Woke to the news that Philip Seymour Hoffman, undoubtedly among the finest actor of his – or anyone’s – generation, of a suspected drug overdose. He was 46.
He might be my all-time favorite actor. I can’t recall not enjoying him in anything he appeared in.
Like many others, I first saw him in Scent of a Woman, in which he played a spoiled rich kid opposite Chris O’Donnell.
He stole the show in Boogie Nights:
He played the “straight man” in The Big Lebowski to perfection:
And the creepy perv in Happiness:
In Magnolia, Hoffman played a nurse intent on bridging the emotional and physical gap between a dying father (played by Jason Robards) and son (played by Tom Cruise). It was an understated performance, one in which Hoffman’s main task seemingly was to keep out of the way of notorious scene-chewer Cruise. To this end, PSH really brought it to the role. Here he is bridging the aforementioned gap, or at least setting the proverbial wheels in motion:
He even played Lester Bangs, and denounced coolness:
In what might be, in light of recent events, his most eerie role to date, Hoffman portrayed drug addicted desperado Andy. Obviously the part where he conspires to rob his family and then inadvertently has a hand in the untimely murder of his mother* is pure fiction, but the dependence on opiates to get through now cuts incredibly close to the bone. I had no idea he had a problem with drugs in the first place.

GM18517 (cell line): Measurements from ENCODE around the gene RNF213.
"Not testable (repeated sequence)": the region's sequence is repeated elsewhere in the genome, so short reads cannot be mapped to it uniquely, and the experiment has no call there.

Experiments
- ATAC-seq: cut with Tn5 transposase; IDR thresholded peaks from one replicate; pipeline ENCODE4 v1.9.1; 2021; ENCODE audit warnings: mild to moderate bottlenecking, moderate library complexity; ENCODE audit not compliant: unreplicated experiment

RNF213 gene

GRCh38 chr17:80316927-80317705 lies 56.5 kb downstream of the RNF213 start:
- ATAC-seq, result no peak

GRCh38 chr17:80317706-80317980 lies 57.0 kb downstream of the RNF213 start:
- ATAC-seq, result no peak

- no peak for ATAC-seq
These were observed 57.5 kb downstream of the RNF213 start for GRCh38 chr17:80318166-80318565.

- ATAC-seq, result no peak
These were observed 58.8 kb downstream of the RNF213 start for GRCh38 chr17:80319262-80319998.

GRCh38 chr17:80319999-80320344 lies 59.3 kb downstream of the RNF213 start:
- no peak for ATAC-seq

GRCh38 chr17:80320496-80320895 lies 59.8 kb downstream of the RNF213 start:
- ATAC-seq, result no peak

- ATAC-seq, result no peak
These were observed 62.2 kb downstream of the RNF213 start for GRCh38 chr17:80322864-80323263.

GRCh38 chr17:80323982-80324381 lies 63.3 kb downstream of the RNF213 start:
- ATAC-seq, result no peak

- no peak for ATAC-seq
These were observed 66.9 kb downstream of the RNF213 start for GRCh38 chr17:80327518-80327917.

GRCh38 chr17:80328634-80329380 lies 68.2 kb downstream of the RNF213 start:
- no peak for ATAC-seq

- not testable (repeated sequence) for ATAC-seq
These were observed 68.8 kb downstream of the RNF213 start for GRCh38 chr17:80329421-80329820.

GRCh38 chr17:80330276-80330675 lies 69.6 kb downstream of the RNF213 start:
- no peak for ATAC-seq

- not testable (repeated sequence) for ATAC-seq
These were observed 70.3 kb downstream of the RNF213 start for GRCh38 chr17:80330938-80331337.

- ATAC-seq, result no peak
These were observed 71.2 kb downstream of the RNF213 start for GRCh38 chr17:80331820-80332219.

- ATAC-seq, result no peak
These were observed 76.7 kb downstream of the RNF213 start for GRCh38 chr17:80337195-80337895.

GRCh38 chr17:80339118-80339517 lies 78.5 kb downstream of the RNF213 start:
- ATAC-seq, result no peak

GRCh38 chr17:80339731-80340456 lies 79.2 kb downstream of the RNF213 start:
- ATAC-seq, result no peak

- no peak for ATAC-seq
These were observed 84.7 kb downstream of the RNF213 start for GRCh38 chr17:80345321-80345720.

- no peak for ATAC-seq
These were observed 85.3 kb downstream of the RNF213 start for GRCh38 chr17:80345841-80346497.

In Synecdoche, New York, Hoffman played Charlie Kaufman surrogate Caden Cotard. It is a strange and sometimes amazing film, made all the more watchable by Hoffman’s controlled brilliance.
And although he has featured in many timeless films, works that will no doubt in many cases be remembered as classics, I believe that it was his work in The Master that he will inevitably be most remembered for. I don’t recall ever seeing a more commanding, believable performance. In this scene, Hoffman’s Lancaster Dodd meets Joaquin Phoenix’s Freddie Quell for the first time.
Philip Seymour Hoffman: always brilliant. Always believable. Never dull or unoriginal. A true great. He will be sorely missed.
* SPOILER WARNING NOT NECESSARY. If you haven’t seen this film, that is on you to rectify. A fantastic piece of cinema.